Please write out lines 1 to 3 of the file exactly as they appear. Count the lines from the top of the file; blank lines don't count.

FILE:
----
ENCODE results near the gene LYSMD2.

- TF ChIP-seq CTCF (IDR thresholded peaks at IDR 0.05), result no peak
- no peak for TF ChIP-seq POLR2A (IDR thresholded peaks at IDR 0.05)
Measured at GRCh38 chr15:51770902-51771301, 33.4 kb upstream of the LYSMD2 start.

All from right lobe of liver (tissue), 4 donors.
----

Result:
ENCODE results near the gene LYSMD2.

- TF ChIP-seq CTCF (IDR thresholded peaks at IDR 0.05), result no peak
- no peak for TF ChIP-seq POLR2A (IDR thresholded peaks at IDR 0.05)